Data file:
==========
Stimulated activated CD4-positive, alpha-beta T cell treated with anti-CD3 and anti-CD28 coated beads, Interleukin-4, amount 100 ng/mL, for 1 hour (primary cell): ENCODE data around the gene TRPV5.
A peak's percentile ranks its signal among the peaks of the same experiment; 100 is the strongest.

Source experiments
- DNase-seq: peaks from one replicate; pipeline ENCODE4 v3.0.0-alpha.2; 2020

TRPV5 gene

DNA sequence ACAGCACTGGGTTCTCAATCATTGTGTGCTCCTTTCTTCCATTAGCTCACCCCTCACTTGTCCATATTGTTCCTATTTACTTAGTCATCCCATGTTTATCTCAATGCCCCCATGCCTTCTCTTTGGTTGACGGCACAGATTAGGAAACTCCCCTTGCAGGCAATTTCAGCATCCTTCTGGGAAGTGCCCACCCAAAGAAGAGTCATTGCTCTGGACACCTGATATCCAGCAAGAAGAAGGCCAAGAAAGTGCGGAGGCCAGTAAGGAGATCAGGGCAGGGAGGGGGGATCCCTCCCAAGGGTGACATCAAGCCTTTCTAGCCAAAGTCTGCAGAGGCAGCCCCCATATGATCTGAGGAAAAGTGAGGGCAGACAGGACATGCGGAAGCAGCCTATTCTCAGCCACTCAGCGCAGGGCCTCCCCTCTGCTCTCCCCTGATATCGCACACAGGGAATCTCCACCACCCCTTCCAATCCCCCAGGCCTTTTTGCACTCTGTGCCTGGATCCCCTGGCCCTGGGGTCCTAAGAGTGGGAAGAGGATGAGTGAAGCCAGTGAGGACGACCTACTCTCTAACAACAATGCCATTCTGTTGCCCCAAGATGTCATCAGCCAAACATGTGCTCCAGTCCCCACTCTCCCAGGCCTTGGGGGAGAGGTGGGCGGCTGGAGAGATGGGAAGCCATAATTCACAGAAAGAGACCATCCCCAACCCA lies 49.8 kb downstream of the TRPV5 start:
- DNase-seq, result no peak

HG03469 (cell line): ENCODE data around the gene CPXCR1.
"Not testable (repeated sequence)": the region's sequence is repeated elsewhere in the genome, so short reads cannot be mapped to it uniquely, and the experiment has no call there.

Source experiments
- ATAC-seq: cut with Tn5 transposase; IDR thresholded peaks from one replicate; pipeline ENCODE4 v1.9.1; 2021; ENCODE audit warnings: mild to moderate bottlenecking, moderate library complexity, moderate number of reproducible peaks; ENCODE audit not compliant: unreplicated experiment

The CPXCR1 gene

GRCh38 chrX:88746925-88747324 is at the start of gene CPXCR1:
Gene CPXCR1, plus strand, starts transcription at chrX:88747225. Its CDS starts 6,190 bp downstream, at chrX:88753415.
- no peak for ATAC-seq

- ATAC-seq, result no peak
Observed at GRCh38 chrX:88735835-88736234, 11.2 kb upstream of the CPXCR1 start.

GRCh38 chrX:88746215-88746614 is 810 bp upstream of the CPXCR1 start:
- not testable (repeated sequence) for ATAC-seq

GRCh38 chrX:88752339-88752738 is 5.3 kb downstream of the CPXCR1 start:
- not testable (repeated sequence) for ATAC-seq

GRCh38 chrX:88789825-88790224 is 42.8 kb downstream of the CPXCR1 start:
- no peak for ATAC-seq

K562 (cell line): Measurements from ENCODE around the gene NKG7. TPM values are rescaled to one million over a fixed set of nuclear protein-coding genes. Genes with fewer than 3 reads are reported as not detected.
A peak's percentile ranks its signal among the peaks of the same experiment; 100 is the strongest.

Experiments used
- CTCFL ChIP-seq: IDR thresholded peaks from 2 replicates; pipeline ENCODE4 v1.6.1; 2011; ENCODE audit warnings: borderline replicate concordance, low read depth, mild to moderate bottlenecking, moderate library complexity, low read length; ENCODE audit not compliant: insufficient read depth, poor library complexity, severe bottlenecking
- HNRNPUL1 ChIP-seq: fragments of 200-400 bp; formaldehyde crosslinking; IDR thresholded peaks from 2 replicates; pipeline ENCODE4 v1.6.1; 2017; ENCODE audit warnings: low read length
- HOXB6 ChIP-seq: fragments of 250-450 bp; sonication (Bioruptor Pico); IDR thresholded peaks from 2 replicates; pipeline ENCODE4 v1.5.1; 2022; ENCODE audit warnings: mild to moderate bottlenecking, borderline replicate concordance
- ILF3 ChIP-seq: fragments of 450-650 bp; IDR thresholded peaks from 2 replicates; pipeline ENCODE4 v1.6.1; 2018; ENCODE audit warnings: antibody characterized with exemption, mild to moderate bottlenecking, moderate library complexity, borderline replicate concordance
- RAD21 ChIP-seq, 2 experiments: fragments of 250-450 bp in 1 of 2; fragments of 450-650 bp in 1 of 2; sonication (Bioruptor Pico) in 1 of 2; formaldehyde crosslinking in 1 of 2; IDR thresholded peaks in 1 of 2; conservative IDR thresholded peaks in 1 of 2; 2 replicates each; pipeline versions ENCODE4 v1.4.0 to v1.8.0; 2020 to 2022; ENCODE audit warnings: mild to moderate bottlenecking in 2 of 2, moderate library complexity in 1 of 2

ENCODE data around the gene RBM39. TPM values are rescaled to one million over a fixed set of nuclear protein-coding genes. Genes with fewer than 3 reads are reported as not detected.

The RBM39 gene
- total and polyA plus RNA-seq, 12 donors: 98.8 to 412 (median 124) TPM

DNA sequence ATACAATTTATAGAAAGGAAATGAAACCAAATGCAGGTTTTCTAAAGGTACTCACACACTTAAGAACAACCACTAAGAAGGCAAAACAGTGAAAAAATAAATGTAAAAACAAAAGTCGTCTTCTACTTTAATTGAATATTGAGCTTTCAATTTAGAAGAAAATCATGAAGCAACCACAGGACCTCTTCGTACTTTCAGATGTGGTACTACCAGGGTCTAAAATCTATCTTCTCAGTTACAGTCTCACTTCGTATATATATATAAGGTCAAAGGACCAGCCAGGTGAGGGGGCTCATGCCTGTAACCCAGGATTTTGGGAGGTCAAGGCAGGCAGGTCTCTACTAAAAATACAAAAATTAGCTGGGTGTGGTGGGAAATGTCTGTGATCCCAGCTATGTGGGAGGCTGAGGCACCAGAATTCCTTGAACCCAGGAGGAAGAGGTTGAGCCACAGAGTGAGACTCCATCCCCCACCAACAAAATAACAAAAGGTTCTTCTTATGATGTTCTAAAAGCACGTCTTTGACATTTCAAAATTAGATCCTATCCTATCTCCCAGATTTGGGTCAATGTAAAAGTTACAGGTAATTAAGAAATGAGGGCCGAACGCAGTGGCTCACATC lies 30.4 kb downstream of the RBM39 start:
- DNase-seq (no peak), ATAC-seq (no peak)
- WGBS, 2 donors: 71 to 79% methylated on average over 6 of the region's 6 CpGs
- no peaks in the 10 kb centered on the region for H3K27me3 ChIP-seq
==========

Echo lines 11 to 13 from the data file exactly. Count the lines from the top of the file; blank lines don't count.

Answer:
- ATAC-seq: cut with Tn5 transposase; IDR thresholded peaks from one replicate; pipeline ENCODE4 v1.9.1; 2021; ENCODE audit warnings: mild to moderate bottlenecking, moderate library complexity, moderate number of reproducible peaks; ENCODE audit not compliant: unreplicated experiment

The CPXCR1 gene

GRCh38 chrX:88746925-88747324 is at the start of gene CPXCR1: